BEIJING – The ability to practice law and provide opinions on matters of Chinese law is regulated and overseen by the Chinese Ministry of Justice (MOJ). Foreign law firms who wish to advise on such matters must obtain approval from the MOJ and obtain a license to practice in order to do so.
That said, there is a tendency amongst less professional or trustworthy firms to jump on the China bandwagon and indicate that they have a law ‘practice’ in China. Such ‘practices’ typically sub-contract client work to a local firm which can create problems in terms of quality standards, not to mention the obvious markup in China fees that the middleman firm is making from the client. Most businesses would prefer to deal with a lawyer and a law firm based in China directly, not through what amounts to an essential China middleman, even if they are posing as a “China lawyer.”
In fact, advising on matters of Chinese law is strictly regulated by the Chinese MOJ. While they do not have the jurisdictional power to prevent overseas firms from pretending to have a China presence, clients that use such ‘practices’ for China work face potential issues with insurance claims and quality of work as such practices are not mandated to actually provide these services. This can have serious implications if the firm provides incorrect or substandard advice – they are not governed by the code of conduct that the Chinese Ministry of Justice insists upon, and there would be no client recourse against the firm as a result. If a business uses a firm not actually authorized to practice, insurance claims may be invalidated in the event of any malpractice suits.
There are three ways to check whether a law practice has a real office in China or not. Firstly, one can view the practice’s website, and see if it lists such an office, its address and partner in charge. If they do not list such an office, they do not have a presence in China as it is illegal to advertise the provision of services or to list an office without being approved and licensed to do so in that pertinent country.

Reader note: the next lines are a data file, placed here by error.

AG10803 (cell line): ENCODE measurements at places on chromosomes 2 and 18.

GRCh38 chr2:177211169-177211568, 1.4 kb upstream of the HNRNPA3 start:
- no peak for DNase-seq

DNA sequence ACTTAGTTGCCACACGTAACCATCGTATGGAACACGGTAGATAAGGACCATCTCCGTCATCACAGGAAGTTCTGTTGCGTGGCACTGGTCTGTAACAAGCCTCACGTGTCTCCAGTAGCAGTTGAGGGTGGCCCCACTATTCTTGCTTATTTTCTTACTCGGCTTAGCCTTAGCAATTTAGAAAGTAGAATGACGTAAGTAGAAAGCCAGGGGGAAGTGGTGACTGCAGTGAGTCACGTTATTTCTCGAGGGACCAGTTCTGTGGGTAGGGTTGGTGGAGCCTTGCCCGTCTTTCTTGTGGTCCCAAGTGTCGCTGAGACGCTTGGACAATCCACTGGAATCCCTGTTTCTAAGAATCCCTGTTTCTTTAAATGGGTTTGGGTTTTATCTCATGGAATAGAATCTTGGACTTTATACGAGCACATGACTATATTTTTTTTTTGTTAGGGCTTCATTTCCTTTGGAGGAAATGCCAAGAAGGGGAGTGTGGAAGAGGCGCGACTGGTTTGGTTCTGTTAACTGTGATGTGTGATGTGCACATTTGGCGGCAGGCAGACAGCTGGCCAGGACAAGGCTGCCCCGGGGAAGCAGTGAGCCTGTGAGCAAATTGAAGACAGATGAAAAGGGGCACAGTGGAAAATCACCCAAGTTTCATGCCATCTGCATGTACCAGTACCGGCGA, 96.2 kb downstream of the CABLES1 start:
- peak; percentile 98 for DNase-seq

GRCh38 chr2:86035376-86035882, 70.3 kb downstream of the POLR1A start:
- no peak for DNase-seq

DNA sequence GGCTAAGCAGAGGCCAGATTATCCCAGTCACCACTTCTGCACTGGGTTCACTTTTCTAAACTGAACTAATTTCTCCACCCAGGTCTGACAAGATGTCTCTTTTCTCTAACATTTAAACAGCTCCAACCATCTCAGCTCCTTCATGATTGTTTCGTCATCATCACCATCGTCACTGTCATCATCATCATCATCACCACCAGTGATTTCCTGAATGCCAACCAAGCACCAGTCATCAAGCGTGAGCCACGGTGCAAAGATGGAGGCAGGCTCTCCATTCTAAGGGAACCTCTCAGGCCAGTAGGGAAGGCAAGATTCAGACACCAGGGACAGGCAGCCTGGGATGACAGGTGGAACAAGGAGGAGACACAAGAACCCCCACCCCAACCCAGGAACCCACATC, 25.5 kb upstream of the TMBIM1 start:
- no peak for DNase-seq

The second way is to refer to the Chinese Ministry of Justice Foreign Law Firm list, with the most recent edition available online here. If a firm does not appear on this list then they are not registered or licensed to practice on matters of Chinese law according to the Chinese Ministry of Justice. The list is accurate as of six months ago – meaning firms that have been granted licenses after this date may not appear until the next updated is conducted.
The third option is to simply ask the firm concerned for a copy of their Chinese business license. It will list the name of the firm in English, together with their address, the name of the China Registered Partner and the date of validity.
Foreign law firms that do suggest they ‘practice’ or can advise on Chinese law and cannot provide these details are operating in jurisdictions they are not permitted to. Unfortunately, it is an occasional problem, and is actually illegal. Foreign law firms that have not registered with the MOJ either have not bothered to do so, cannot do so, or have been rejected or barred from practicing Chinese law by the Chinese authorities for misdemeanors. It does happen.
The Foreign Law Firm list provides details of all foreign law firms authorized to practice in China. It makes far better corporate sense to use such a firm, rather than any of the imposters, or third party middlemen practitioners that are also attempting to charge fees for China law work, yet are without the real authority, licensing approvals, China infrastructure or financial commitment to do so.
Dezan Shira & Associates is a specialist foreign direct investment practice, providing corporate establishment, business advisory, tax advisory and compliance, accounting, payroll, due diligence and financial review services to multinationals investing in emerging Asia. Since its establishment in 1992, the firm has grown into one of Asia’s most versatile full-service consultancies with operational offices across China, Hong Kong, India, Singapore and Vietnam in addition to alliances in Indonesia, Malaysia, Philippines and Thailand as well as liaison offices in Italy and the United States.
For further details or to contact the firm, please email email@example.com, visit www.dezshira.com, or download our brochure.
You can stay up to date with the latest business and investment trends across Asia by subscribing to Asia Briefing’s complimentary update service featuring news, commentary, guides, and multimedia resources.
Intellectual Property Rights Strategies in Southeast Asia: Know Before You Go
China’s Relationship with the Contentious U.S. FATCA
China Strengthens Enforcement of 24-hour Registration Rule for Foreigners
China Issues White Paper on Intellectual Property Protection